Gaffes and all, Biden at Obama’s side

by Chris Matthews

A serious comment on Vice President Joe Biden: Last week at the annual dinner of TV and Radio correspondents, he joked that “at least when I get caught with a foot in my mouth, it’s my own foot.”
It was a wonderful shot at one of his critics who was discovered several years back to have purchased a somewhat unusual service from a Washington, DC sex worker.

It was, of course, also an admission by the vice president of his own past embarrassments that have tended to land more in the area of simply that – personal embarrassments.

You see, the great thing about Joe Biden’s gaffes is their lack of malice. If “no harm, no foul” were the rule of the day, the fellow would not have suffered so much grief.

There was that time of course, when he singled out a certain African-American candidate for president as “articulate and bright and clean and a nice-looking guy… I mean that’s a story book, man.”   

Well, the man whose story that was,  Barack Obama, got him off the hook on that one, saying that he had “no problem” with Biden even though it was was “inaccurate” to say that he, alone, met that positive description Biden had given him.

Oh, by the way, he picked that fellow as his Vice President and running mate.

Then, there was when Biden said he told members of his family during the swine flu threat that he didn’t want them going into confined spaces.

Or when he kidded Justice Roberts about getting the presidential oath a bit off?

Or yesterday, when he used a locker room idiom: he just wanted the president to know – and feel – what an historic moment they were sharing, one that this president had achieved so downright remarkably.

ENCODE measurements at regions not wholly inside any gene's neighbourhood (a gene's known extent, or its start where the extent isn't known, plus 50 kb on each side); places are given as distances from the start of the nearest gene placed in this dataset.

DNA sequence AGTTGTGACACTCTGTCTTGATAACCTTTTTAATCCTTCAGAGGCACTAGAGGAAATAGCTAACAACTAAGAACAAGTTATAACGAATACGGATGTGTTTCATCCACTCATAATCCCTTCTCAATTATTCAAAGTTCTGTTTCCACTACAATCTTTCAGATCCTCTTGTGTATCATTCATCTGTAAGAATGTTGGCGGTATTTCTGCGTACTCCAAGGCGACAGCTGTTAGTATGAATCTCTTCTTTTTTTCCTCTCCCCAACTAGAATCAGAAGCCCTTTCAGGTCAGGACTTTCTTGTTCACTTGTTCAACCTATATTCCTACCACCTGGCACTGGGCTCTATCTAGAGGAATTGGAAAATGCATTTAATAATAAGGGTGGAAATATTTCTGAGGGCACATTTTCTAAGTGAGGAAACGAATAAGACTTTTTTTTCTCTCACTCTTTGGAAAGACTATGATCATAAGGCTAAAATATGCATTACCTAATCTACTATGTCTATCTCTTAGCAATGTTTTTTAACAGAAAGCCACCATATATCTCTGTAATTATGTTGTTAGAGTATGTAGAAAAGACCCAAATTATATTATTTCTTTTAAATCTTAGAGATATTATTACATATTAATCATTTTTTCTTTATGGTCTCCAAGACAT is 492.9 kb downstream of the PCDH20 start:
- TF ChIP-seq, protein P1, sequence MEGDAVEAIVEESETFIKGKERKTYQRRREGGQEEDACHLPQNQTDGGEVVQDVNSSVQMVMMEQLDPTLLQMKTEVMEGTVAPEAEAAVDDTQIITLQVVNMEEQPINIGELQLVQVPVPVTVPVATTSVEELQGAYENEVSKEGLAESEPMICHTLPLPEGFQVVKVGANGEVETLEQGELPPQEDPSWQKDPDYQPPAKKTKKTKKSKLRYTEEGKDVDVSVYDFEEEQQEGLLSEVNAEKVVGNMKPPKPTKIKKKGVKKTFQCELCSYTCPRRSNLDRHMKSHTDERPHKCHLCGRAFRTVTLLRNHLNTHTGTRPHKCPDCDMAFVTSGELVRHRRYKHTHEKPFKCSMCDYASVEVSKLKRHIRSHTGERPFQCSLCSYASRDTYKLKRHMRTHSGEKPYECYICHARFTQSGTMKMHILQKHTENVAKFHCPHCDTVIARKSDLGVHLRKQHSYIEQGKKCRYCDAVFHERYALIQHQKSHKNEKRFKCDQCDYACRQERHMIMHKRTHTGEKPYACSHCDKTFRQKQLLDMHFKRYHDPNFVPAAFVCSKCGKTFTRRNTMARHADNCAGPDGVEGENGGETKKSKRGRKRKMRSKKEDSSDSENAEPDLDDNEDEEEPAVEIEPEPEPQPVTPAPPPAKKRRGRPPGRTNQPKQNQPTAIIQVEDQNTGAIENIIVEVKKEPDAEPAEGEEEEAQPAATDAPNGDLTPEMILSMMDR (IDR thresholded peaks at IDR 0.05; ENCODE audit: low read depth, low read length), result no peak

It was classic Biden. Innocent embarrassment with no malice intended. With all the chuckles about the VP’s bad language yesterday, nobody pointed out the most obvious, how when the president came out yesterday to sign the health care bill he had Vice President Biden at his side – just as he did when the bill passed Sunday.

Other presidents didn’t do that. They were somewhat touchy about having their vice presidents too close, so visibly their official deputies.

Eisenhower never had Nixon upstairs to visit. Kennedy was simply uncomfortable in Johnson’s presence. Nixon kept Agnew at a distance, which was smart. Carter and Mondale got along all right but were cut from different cloth. The Reagans and Bushes were oil and water. Clinton and Gore hardly ended as a duet. And Dick Cheney looked like he was young Bush’s disapproving headmaster.

This team makes sense. For all Joe Biden’s over-enthusiasms, for all his “wished-I-hadn’t-said-that’s,” he balances well the president’s coolness. And they both know it. He is Barack Obama’s liaison with regular people, people like Joe Biden.

At that moment in the sun when he picked Biden out there at Springfield, Illinois that summer day, I was taken with the fact that a regular guy with his heart on his sleeve had risen so high. Joe Biden – bless his heart – hasn’t changed.

I was fortunate to travel with the Vice President on that difficult trip to Israel. I can say having interviewed him on the record there and chatted with him off on the way home, there is no more loyal partner to this president, no more stalwart defender abroad, no better representative to his fellow Americans. He is as loyal number two as any president could have, and for my money, as good and representative American as they come.

Gaffes and all, Biden at Obama's side